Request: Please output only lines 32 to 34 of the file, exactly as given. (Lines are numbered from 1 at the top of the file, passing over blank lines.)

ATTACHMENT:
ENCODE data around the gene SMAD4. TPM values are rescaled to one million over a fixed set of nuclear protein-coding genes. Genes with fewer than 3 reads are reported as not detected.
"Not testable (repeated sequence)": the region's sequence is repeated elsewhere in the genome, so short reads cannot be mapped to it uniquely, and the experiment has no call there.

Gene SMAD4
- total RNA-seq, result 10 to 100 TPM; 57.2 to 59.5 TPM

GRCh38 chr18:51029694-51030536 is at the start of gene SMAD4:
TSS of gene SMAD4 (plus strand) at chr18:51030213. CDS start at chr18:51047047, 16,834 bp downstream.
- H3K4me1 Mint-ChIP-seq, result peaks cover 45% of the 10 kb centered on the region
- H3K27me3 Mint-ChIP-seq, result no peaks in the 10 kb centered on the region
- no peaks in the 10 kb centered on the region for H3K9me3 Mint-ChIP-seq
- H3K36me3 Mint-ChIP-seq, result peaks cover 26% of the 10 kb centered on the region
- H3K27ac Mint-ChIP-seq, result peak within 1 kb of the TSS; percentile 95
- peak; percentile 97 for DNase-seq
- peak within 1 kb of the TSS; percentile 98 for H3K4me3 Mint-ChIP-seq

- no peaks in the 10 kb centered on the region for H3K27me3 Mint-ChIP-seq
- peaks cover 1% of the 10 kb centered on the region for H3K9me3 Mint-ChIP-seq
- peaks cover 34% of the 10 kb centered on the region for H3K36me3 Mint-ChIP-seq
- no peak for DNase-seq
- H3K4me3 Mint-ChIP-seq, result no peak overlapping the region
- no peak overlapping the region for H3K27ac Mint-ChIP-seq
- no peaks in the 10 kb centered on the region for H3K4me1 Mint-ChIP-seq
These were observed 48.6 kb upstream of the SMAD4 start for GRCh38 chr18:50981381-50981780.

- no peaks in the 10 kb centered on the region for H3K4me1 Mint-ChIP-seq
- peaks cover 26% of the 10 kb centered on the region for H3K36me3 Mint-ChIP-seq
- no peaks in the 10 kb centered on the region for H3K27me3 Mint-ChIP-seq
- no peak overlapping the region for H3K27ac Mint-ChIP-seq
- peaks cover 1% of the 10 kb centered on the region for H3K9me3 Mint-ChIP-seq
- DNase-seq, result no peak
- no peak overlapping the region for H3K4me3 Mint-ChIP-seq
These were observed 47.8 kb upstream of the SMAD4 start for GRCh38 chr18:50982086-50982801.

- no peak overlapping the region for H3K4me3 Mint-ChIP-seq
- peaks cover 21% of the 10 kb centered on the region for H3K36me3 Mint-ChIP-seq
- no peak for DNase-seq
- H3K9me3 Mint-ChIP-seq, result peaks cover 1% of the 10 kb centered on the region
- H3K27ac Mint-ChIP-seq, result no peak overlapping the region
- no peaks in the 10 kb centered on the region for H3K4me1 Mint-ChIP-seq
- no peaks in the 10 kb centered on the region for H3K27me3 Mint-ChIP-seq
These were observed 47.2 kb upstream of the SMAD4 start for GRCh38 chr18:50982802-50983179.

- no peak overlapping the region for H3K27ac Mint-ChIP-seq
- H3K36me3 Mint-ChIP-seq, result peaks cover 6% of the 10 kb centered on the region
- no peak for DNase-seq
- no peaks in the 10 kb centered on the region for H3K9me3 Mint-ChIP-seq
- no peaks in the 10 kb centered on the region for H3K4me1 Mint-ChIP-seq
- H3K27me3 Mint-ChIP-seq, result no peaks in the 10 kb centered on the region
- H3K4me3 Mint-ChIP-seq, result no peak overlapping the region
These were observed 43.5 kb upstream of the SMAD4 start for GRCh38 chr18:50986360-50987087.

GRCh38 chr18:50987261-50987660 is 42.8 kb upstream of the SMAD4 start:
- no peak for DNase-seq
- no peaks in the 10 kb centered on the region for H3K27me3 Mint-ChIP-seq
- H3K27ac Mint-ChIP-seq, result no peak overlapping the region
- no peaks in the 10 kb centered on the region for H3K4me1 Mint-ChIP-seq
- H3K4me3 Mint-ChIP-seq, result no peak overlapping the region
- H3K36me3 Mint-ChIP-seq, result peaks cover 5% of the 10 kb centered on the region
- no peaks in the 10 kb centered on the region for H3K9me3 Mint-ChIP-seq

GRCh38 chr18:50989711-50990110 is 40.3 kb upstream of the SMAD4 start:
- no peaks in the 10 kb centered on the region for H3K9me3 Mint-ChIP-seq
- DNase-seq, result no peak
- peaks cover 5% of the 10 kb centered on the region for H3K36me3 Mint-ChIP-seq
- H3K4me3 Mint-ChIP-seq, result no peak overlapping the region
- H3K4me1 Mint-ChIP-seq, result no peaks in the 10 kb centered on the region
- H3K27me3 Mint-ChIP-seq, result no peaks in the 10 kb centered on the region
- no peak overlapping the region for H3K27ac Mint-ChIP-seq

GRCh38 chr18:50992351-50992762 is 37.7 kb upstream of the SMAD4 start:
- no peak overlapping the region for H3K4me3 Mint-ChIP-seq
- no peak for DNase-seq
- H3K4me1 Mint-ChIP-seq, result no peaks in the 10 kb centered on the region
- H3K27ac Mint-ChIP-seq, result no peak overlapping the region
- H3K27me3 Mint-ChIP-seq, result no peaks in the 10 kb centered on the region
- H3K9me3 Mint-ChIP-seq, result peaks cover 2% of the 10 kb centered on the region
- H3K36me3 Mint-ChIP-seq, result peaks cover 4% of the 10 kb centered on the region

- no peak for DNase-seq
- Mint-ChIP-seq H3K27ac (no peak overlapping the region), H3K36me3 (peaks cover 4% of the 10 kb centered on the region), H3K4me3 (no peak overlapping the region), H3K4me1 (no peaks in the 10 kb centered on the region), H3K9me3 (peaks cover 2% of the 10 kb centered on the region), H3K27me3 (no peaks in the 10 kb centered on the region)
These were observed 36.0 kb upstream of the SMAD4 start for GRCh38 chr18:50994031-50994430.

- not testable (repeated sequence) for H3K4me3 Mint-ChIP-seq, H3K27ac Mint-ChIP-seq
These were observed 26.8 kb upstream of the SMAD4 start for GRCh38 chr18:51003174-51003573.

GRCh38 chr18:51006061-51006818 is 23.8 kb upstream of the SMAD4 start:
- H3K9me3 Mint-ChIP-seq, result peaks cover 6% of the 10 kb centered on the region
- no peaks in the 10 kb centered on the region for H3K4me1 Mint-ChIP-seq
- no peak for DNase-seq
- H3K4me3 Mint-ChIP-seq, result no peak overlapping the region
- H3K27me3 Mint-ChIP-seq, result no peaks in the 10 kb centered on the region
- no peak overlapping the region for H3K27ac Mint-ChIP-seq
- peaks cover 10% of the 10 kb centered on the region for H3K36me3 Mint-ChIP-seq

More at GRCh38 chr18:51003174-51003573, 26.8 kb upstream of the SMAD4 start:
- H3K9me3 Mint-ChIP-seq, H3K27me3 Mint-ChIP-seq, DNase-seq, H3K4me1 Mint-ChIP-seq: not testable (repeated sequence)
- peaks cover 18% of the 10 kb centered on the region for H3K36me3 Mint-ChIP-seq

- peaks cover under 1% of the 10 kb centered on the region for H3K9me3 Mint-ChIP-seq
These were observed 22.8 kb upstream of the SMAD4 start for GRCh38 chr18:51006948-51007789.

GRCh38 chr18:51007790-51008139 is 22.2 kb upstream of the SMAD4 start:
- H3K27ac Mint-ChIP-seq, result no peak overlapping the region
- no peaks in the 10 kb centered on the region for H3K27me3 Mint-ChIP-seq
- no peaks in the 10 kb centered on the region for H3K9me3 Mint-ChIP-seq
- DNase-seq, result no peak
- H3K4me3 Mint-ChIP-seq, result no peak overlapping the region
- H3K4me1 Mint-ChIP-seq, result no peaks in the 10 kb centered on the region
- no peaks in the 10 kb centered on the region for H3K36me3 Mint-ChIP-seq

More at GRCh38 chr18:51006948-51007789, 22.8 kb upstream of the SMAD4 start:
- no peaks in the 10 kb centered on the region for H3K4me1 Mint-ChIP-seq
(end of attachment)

- no peak for DNase-seq
- H3K9me3 Mint-ChIP-seq, result peaks cover 1% of the 10 kb centered on the region
- H3K27ac Mint-ChIP-seq, result no peak overlapping the region